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Discovery of a New Uranium Isotope

  • 11 Apr 2023
  • 4 min read

Why in News?

In pursuit of a ‘magic number’, Physicists in Japan have recently discovered a new isotope of uranium with atomic number 92 and mass number 241.

What are the Major Highlights of the Discovery?

  • About:
    • The researchers accelerated uranium-238 nuclei into plutonium-198 nuclei at the KEK Isotope Separation System (KISS). In a process called multinucleon transfer, the two isotopes exchanged protons and neutrons.
    • The resulting nuclear fragments contained different isotopes.
    • The team used time-of-flight mass spectrometry to measure the mass of each nucleus.
  • Findings:
    • It was identified as uranium-241 and measured the mass of its nucleus. Theoretical calculations suggest that this new isotope could have a half-life of 40 minutes.
      • This discovery is the first of its kind since 1979 due to the extreme difficulty of synthesising a nuclide in this region by general reaction.
  • Importance:
    • This finding is significant in refining our understanding of nuclear physics and has implications in designing nuclear power plants and models of exploding stars.
      • Measuring the mass of uranium and its neighbourhood elements yields essential nuclear information to understand the synthesis of such heavy elements in explosive astronomical events.
  • Future Implications:
    • This new approach using multinucleon transfer reaction and KISS is expected to lead to the discovery of more neutron-rich actinide nuclides, elucidating the stability of nuclides and the process of astronomical nucleosynthesis.

Note: Uranium (chemical symbol U) is a naturally occurring radioactive element. In its natural state, Uranium consists of three isotopes (U-234 (0.0057%), U-235 (0.72%) and U-238 (99.28%)). Other isotopes that cannot be found in natural uranium are U-232, U-233, U-236 and U-237.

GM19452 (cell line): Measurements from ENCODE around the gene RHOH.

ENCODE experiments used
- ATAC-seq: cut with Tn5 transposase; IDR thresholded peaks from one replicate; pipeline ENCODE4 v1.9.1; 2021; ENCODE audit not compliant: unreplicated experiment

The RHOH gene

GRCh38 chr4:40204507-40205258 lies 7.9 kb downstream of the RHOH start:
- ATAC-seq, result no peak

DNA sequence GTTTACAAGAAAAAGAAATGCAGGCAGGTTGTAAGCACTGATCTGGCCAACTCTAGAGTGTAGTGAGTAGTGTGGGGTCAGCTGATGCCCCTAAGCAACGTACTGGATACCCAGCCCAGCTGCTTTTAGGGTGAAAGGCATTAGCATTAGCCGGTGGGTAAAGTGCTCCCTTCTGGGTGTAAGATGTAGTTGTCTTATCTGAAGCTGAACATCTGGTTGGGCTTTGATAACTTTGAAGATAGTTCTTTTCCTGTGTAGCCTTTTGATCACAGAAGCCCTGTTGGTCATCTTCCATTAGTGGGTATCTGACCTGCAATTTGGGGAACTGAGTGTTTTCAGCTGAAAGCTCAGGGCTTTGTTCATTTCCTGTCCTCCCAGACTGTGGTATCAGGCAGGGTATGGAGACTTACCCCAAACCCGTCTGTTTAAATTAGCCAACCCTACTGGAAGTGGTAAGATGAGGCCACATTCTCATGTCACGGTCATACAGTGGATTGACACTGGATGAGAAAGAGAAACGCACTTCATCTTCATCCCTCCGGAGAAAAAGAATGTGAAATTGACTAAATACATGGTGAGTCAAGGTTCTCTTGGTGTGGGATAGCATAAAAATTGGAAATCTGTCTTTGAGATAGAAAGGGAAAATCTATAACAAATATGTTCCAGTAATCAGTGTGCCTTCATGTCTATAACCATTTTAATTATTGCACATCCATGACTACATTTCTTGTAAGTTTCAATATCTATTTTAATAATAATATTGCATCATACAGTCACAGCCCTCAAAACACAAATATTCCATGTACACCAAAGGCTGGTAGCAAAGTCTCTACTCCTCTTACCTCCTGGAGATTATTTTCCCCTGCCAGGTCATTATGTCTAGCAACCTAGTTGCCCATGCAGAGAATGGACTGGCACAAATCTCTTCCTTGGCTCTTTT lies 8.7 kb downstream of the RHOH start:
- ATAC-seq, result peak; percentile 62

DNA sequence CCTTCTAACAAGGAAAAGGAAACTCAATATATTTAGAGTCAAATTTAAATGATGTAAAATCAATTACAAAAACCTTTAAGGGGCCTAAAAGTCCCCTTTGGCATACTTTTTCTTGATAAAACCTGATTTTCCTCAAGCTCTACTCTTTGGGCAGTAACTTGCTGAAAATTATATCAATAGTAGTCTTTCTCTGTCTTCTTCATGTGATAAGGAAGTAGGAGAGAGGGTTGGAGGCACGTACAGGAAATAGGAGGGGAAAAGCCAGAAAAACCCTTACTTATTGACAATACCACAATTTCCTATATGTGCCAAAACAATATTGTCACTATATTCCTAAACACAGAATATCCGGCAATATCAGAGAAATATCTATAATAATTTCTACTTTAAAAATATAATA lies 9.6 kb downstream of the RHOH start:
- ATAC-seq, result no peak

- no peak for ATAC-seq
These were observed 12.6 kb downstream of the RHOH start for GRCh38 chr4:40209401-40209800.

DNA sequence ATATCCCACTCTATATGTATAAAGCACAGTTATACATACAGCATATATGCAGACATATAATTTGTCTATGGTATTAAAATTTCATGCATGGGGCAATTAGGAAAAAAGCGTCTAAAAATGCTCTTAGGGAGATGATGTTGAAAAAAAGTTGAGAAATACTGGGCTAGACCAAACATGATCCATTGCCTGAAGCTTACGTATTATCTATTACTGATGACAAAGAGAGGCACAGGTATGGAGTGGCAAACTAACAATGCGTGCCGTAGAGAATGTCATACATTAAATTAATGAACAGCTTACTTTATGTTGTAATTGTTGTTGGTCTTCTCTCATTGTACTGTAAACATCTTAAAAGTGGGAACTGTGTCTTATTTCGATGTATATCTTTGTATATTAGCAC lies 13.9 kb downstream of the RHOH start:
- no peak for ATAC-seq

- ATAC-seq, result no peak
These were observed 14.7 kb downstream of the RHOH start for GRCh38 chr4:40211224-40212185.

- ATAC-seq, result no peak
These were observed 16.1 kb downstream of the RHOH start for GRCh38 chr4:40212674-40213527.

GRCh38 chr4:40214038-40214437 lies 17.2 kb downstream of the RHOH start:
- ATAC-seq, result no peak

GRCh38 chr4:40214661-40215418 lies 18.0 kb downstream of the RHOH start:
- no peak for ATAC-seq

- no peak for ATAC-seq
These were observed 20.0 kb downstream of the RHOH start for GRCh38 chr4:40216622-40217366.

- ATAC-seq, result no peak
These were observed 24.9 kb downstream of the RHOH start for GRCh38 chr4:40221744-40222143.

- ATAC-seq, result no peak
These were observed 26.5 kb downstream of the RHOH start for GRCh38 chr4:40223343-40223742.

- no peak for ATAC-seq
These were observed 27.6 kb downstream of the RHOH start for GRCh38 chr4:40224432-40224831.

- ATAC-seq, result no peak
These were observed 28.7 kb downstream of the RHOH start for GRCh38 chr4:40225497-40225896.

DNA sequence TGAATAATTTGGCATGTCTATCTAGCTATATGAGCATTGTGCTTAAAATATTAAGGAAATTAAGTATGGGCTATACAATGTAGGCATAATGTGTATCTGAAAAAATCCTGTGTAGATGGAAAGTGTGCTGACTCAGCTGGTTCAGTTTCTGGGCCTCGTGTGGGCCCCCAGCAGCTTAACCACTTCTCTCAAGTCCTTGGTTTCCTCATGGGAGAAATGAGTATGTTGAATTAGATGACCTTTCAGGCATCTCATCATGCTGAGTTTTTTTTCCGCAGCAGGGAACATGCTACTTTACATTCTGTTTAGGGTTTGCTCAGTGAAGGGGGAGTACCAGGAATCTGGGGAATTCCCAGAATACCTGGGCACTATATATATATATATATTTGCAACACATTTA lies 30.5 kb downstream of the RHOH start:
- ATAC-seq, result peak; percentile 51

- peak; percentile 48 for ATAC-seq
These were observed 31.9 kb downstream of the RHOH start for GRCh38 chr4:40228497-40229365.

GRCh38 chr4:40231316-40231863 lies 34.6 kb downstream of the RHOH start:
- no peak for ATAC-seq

What are Magic Numbers’?

  • In nuclear physics, "magic numbers" are specific numbers of nucleons (protons or neutrons) that correspond to particularly stable configurations within atomic nuclei.
  • These numbers are believed to arise from the underlying shell structure of atomic nuclei.
    • The heaviest known ‘magic’ nucleus is lead (82 protons).

UPSC Civil Services Examination, Previous Year Question (PYQ)

Q. In India, why are some nuclear reactors kept under “IAEA safeguards” while others are not? (2020)

(a) Some use uranium and others use thorium
(b) Some use imported uranium and others use domestic supplies
(c) Some are operated by foreign enterprises and others are operated by domestic enterprises
(d) Some are State-owned and others are privately-owned

Ans: (b)

  • The nuclear facilities are kept under International Atomic Energy Agency (IAEA) safeguards if the source of Uranium which is the fissile material for a nuclear reactor is from outside the territory of India or if the new reactor plants are established with foreign collaboration.
  • This is to ensure that imported uranium was not diverted for military use and assure that the imported uranium is used to generate nuclear energy for civilian purposes.
  • There are at present 22 operational reactors, of which 14 are under the IAEA safeguards as these use imported fuel.
  • Under safeguards agreement, the IAEA has the right and obligation to ensure that safeguards are applied on all nuclear material in the territory, jurisdiction or control of the State for the exclusive purpose.
  • Therefore, option (b) is the correct answer.

Source: TH

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